I hope its short lived, or the number of new games I buy is going to plummet.

    • by syousef (465911)

      I've been a computer gamer since 1983, and this not being able to buy things because of stuff put there to stop piracy is a new experience for me

      I'm also a developer. Unlike many I didn't jump on a badwagon of Vista haters - I was one of the original Vista haters. I was really looking forward to Micrsoft Flight Sim X being a huge fan of 2004. Only they screwed the pooch on that one and not just with DRM (though that is why I didn't buy it) - the way they kept breaking backward compatibility on every minor r

  • by Naughty Bob (1004174) * on Sunday September 28, 2008 @01:09PM (#25185497)
    I saw a good quote from a games company's enlightened Chief Executive recently [forbes.com] -

    "DRM can encourage the best customers to behave slightly better. It will never address the masses of non-customers downloading your product."

    Why the others haven't understood this I don't know. And note the 'DRM can encourage...'. I'd say I'm a good customer (I spend a bunch anyway), but I'm increasingly drawn to warez, because they - and I can't believe I'm writing this - are less likely to screw my gaming PC. What is the world coming to?
    • by guidryp (702488) on Sunday September 28, 2008 @02:21PM (#25185979)

      "DRM can encourage the best customers to behave slightly better. It will never address the masses of non-customers downloading your product."

      Seriously, WTH is that supposed to mean? By better it means, not loaning it to your brother, it means not being able to sell it. All perfectly reasonable things.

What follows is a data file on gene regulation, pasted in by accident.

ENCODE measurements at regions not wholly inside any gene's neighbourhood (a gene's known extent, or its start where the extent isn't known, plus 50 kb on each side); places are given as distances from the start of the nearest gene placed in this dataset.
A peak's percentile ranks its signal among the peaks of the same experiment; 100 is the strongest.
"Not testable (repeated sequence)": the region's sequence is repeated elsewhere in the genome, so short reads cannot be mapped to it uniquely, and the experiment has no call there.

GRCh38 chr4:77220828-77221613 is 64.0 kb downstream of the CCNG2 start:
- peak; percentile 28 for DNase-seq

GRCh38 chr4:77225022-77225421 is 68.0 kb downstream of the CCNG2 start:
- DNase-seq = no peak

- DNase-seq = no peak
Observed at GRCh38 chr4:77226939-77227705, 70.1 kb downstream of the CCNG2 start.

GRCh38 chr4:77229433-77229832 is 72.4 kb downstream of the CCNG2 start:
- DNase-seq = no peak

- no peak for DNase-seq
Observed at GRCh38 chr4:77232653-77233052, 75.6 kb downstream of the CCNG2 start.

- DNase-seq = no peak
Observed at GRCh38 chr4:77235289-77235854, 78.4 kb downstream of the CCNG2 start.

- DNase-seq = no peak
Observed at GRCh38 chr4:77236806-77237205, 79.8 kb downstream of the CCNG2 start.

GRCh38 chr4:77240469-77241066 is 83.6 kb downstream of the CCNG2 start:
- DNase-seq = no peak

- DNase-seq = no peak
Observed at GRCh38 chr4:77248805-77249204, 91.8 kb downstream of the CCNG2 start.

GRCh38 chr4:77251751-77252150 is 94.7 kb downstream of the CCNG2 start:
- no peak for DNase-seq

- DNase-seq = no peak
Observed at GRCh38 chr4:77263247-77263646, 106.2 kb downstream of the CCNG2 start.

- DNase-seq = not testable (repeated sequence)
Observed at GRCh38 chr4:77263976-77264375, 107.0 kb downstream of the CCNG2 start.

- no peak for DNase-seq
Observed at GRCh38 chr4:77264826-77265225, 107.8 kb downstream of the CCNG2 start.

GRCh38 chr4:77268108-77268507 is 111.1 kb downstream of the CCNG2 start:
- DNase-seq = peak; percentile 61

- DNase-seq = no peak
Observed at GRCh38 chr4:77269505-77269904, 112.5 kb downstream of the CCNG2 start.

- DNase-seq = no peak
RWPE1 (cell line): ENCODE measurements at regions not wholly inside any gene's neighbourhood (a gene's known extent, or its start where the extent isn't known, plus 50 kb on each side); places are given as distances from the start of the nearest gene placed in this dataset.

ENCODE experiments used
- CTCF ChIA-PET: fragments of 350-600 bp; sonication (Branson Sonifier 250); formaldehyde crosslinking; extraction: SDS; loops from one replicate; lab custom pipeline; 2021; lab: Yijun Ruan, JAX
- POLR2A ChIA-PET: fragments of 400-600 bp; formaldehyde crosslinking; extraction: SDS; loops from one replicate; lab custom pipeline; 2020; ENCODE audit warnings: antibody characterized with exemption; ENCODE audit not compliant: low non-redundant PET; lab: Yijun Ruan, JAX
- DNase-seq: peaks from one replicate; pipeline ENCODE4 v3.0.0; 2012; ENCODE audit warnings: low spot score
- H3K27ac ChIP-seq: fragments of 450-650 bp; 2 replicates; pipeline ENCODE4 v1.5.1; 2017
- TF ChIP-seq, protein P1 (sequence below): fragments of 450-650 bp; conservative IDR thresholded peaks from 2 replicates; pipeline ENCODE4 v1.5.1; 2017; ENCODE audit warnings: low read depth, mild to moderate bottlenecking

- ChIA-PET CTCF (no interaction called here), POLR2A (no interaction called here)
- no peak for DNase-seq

DRM definitely does encourage customers to visit the pirate sites to get proper usability back by downloading cracks (AKA no cd cracks). Eventually you are going to lose a number of customers who get fed up and cut out the middle man (the producer) and start with the cracked version. After all you trained them for years this is where you get the full value product.

      • What are your basis for saying that loaning the game to your brother or selling it are perfectly reasonable things to do? Not that I necessarily disagree, but I'd like to know how you justify it.

        • Re: (Score:3, Insightful)

          by guidryp (702488)

          "What are your basis for saying that loaning the game to your brother or selling it are perfectly reasonable things to do? Not that I necessarily disagree, but I'd like to know how you justify it."

          Much like I can loan/sell Books/CDs/Movies. I think first someone has to justify why games are some special type of copyright material that can't be loaned/sold.

          Just because publishers would like it to be so, doesn't make it so. They are attempting to end first sale doctrine exception of copyright by build walls t

          • Re: (Score:2, Interesting)

            by William Baric (256345)

            Do you think movie theaters are abusing when they don't allow you to resell your ticket or share it with your bother once you saw the movie?